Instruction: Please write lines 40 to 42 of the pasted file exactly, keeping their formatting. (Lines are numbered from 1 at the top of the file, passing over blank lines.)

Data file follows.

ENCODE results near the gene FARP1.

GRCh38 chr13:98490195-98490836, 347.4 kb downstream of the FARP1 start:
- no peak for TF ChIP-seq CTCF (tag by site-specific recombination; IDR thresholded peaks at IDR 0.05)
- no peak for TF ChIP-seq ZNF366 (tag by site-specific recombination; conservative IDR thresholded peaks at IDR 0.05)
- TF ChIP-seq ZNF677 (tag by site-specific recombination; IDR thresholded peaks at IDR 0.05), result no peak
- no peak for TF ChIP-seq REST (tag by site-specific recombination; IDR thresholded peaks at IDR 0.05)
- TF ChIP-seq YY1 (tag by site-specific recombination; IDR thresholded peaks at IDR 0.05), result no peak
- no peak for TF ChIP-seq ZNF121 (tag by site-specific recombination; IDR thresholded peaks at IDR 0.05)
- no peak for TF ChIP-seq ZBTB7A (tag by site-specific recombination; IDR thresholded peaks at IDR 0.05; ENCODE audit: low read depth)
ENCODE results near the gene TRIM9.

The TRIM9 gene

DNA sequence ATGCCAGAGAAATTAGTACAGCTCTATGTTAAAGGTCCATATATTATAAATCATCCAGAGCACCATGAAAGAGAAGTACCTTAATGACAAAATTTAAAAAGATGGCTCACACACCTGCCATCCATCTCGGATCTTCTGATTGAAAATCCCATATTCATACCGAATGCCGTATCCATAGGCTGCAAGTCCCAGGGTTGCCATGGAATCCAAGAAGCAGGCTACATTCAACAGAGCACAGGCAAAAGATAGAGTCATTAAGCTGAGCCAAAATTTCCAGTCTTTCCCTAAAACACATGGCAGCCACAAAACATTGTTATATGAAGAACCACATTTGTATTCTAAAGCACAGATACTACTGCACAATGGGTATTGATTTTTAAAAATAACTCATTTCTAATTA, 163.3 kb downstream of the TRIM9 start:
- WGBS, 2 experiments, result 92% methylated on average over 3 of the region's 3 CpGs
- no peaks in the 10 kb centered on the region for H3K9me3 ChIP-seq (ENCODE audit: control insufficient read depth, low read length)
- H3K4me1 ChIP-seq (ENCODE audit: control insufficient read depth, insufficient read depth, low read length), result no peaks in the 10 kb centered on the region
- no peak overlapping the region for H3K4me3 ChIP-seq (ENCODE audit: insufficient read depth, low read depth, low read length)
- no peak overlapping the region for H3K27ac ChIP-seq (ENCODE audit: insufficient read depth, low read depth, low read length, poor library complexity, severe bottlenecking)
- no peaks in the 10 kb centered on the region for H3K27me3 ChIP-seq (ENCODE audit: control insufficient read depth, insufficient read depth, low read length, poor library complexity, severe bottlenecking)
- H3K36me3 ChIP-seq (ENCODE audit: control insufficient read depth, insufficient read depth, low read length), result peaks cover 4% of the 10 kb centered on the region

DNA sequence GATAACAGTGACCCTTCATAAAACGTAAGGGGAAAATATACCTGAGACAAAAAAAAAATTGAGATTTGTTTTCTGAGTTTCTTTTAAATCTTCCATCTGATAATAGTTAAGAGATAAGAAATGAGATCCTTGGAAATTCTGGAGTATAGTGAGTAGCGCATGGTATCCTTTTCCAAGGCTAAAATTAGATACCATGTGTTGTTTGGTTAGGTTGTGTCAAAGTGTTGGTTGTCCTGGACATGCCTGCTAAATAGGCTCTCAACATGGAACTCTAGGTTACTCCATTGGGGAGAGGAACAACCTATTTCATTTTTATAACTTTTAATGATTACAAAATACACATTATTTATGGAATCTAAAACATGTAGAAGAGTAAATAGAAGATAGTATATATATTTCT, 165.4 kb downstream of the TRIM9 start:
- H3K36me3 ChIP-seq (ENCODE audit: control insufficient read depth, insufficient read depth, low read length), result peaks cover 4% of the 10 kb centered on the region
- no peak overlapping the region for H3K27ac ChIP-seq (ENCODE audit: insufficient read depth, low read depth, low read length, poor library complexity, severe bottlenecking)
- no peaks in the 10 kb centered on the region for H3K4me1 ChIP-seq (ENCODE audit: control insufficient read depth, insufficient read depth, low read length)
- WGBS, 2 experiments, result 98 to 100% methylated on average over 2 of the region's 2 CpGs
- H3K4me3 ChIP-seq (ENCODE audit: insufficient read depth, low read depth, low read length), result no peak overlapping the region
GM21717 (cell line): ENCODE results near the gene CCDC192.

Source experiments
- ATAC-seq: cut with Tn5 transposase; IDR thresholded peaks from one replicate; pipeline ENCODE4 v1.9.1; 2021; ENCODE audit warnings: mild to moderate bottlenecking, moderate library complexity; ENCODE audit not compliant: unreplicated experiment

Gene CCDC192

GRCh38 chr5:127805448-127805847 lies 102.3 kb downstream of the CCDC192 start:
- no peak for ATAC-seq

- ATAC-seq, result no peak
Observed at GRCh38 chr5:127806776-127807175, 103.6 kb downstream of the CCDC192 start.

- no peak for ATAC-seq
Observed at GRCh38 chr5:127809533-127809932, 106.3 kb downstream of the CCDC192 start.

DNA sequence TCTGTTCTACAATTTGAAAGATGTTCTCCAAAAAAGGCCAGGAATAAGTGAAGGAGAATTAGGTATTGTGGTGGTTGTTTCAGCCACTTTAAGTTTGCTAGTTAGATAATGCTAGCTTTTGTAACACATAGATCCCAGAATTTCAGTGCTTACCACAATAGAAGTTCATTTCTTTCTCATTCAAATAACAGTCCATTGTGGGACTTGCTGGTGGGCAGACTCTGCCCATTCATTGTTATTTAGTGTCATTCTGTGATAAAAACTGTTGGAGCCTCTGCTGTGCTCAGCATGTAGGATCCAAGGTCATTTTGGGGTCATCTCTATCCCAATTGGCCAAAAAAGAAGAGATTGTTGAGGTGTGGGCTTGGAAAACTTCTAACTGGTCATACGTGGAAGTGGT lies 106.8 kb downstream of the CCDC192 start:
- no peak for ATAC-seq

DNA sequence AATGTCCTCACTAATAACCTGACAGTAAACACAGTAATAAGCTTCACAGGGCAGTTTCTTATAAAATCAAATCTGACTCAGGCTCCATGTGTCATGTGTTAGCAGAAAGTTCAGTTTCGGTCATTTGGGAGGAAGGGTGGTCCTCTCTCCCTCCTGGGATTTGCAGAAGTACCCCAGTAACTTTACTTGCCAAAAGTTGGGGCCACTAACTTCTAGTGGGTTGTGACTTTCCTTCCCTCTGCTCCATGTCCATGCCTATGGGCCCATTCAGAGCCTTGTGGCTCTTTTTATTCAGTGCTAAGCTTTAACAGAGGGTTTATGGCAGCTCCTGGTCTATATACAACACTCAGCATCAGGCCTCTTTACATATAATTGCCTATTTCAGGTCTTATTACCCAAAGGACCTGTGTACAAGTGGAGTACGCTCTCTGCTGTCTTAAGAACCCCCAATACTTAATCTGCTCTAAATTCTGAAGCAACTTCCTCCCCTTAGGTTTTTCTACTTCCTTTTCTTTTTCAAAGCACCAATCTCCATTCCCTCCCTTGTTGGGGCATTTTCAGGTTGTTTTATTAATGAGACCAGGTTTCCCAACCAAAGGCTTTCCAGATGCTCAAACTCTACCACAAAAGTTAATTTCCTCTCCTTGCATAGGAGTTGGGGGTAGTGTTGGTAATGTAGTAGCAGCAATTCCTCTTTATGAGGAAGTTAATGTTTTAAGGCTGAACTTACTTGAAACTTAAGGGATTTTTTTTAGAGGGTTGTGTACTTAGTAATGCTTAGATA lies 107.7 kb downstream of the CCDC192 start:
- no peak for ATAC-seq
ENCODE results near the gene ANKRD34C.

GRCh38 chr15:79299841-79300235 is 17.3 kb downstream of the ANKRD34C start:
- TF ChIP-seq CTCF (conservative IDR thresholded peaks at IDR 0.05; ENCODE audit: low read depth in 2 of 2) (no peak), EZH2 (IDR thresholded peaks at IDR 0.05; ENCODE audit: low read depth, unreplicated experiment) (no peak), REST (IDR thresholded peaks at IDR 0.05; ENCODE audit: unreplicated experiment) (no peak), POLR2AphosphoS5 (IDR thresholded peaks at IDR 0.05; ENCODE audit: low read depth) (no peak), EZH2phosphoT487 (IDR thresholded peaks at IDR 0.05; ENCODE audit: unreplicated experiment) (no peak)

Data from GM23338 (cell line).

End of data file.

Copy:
ENCODE results near the gene ANKRD34C.

GRCh38 chr15:79299841-79300235 is 17.3 kb downstream of the ANKRD34C start:
- TF ChIP-seq CTCF (conservative IDR thresholded peaks at IDR 0.05; ENCODE audit: low read depth in 2 of 2) (no peak), EZH2 (IDR thresholded peaks at IDR 0.05; ENCODE audit: low read depth, unreplicated experiment) (no peak), REST (IDR thresholded peaks at IDR 0.05; ENCODE audit: unreplicated experiment) (no peak), POLR2AphosphoS5 (IDR thresholded peaks at IDR 0.05; ENCODE audit: low read depth) (no peak), EZH2phosphoT487 (IDR thresholded peaks at IDR 0.05; ENCODE audit: unreplicated experiment) (no peak)